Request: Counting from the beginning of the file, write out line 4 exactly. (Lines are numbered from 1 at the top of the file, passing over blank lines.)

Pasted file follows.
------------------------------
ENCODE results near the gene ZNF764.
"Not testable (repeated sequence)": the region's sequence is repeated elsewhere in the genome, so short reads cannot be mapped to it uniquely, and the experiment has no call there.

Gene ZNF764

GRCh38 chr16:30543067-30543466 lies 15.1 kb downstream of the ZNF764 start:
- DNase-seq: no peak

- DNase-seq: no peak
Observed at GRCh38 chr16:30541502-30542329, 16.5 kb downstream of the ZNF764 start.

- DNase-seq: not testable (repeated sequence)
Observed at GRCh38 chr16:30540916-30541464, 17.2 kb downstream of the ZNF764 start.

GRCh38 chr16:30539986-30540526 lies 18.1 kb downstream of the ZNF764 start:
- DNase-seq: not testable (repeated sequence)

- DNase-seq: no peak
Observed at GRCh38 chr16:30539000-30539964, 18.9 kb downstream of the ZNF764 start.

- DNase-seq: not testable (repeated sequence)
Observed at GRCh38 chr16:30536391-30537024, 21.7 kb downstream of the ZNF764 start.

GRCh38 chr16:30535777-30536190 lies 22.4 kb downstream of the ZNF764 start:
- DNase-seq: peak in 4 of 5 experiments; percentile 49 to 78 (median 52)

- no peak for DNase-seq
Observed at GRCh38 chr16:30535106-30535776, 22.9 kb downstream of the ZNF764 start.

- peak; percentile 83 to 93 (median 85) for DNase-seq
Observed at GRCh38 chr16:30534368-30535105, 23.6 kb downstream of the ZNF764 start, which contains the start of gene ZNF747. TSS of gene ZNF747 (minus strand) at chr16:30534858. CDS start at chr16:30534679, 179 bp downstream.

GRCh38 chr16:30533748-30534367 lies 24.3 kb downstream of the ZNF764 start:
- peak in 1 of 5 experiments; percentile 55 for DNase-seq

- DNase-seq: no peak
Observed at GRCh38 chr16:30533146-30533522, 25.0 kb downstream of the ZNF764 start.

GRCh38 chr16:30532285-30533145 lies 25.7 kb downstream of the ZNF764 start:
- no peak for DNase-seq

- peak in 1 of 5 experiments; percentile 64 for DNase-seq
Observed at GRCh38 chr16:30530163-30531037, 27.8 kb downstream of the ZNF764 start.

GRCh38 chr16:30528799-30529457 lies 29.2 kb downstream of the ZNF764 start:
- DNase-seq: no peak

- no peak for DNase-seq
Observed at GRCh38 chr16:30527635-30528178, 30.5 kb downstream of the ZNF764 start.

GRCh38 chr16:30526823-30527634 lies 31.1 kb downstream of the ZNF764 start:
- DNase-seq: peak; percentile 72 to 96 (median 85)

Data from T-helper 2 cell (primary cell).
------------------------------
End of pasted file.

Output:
GRCh38 chr16:30543067-30543466 lies 15.1 kb downstream of the ZNF764 start: